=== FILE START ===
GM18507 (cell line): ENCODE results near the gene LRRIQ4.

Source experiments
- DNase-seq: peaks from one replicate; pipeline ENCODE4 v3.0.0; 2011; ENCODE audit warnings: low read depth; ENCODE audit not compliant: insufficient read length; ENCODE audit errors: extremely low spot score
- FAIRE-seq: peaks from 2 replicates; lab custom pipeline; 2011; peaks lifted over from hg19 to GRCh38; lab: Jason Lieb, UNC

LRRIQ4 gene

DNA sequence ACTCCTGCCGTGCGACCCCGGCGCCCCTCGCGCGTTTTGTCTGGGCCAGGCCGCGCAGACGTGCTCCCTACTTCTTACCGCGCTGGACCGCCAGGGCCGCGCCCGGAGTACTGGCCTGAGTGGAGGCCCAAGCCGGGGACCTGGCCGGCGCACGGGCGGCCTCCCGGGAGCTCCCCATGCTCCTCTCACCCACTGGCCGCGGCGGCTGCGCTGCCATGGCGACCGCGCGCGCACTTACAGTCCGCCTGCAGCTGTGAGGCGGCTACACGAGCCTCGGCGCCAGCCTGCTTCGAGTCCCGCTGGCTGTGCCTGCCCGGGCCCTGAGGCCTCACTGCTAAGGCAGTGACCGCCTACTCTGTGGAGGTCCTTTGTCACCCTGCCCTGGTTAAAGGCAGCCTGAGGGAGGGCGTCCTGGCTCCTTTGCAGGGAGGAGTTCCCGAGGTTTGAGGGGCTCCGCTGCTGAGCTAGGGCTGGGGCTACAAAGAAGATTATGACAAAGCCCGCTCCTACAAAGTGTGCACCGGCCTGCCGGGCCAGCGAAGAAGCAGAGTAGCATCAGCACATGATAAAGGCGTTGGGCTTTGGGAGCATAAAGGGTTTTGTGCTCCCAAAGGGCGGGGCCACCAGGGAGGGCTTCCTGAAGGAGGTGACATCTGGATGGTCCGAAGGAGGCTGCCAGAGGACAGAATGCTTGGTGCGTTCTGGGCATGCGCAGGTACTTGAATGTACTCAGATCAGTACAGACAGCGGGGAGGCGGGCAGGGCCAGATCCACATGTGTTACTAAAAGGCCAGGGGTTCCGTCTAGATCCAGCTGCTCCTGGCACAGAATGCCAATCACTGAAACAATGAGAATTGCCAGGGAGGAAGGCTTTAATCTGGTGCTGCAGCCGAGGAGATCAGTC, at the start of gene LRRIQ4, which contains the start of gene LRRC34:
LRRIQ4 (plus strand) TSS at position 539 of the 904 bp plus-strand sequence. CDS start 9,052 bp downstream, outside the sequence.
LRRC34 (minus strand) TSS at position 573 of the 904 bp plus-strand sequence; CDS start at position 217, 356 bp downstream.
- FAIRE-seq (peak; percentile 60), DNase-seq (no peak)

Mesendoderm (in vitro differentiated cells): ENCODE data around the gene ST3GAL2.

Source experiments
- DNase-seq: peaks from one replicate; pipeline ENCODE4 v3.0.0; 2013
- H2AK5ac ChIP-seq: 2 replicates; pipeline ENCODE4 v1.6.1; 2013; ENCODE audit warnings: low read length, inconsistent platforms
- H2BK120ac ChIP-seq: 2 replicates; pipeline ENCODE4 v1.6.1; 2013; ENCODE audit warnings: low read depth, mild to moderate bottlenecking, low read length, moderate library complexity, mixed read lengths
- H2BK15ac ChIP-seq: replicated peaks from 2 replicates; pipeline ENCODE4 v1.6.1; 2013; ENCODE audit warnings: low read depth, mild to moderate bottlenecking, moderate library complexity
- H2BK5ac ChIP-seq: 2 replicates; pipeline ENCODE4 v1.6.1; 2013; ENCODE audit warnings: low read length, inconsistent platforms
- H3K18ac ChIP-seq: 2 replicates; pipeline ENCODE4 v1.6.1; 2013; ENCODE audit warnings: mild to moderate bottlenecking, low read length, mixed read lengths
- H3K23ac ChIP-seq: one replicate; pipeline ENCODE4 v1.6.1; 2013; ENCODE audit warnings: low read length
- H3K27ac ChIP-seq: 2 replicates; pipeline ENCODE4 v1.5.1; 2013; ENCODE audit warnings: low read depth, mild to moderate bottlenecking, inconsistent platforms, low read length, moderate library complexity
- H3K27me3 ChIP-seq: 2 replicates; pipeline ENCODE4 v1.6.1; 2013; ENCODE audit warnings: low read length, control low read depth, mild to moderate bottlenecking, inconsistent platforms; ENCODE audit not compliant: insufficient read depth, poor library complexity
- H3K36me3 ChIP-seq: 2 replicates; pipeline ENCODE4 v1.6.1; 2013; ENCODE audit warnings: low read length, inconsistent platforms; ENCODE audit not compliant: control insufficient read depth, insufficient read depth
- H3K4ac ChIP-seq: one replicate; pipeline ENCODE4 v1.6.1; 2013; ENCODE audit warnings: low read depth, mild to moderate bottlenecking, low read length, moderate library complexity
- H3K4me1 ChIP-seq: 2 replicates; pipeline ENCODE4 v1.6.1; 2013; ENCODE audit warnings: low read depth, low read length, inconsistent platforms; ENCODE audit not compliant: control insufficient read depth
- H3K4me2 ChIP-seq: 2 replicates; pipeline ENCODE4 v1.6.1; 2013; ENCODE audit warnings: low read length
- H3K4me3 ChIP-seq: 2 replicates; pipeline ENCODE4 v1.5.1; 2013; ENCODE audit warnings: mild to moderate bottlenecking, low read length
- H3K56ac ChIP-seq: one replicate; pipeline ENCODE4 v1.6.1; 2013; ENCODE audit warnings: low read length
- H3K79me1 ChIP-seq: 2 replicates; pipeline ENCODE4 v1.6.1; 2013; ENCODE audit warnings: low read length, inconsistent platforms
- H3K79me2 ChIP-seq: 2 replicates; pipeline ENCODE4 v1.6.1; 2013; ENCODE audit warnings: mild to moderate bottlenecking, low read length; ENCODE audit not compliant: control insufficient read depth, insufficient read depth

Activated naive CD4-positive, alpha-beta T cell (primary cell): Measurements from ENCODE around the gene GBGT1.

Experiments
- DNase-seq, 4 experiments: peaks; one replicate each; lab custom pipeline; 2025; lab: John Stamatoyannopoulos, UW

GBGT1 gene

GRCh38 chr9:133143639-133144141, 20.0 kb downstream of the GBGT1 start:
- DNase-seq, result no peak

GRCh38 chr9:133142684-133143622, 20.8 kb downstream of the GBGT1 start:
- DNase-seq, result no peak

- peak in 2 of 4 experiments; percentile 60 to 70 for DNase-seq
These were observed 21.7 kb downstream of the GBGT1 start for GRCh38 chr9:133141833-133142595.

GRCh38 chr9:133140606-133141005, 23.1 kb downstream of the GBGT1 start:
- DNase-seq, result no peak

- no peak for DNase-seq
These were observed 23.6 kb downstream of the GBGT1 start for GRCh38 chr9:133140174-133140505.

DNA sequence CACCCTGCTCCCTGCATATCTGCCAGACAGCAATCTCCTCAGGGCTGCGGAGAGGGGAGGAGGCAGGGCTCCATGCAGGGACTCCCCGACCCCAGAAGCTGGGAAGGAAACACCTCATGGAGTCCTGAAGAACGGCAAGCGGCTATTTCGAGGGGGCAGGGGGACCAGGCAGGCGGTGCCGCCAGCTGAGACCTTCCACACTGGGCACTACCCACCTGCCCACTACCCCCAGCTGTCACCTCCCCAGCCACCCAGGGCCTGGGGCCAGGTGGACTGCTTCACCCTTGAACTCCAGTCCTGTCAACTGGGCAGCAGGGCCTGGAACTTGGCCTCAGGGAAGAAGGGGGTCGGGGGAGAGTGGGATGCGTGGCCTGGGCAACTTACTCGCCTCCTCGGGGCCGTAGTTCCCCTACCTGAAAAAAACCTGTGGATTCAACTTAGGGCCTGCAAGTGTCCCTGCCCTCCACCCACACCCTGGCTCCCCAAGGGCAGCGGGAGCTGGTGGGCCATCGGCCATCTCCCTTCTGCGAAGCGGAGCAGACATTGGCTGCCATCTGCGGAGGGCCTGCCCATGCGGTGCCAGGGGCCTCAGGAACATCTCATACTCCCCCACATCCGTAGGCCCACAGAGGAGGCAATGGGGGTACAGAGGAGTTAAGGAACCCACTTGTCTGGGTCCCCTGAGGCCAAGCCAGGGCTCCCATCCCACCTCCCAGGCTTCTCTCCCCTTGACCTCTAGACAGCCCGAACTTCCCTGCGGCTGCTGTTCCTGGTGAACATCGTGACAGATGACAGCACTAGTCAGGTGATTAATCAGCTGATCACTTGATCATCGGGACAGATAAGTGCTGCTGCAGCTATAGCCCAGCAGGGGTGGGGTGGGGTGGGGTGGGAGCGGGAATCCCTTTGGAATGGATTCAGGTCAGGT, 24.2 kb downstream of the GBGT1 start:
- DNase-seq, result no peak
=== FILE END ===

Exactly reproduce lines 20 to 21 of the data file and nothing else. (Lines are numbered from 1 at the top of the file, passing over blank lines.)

- H3K27me3 ChIP-seq: 2 replicates; pipeline ENCODE4 v1.6.1; 2013; ENCODE audit warnings: low read length, control low read depth, mild to moderate bottlenecking, inconsistent platforms; ENCODE audit not compliant: insufficient read depth, poor library complexity
- H3K36me3 ChIP-seq: 2 replicates; pipeline ENCODE4 v1.6.1; 2013; ENCODE audit warnings: low read length, inconsistent platforms; ENCODE audit not compliant: control insufficient read depth, insufficient read depth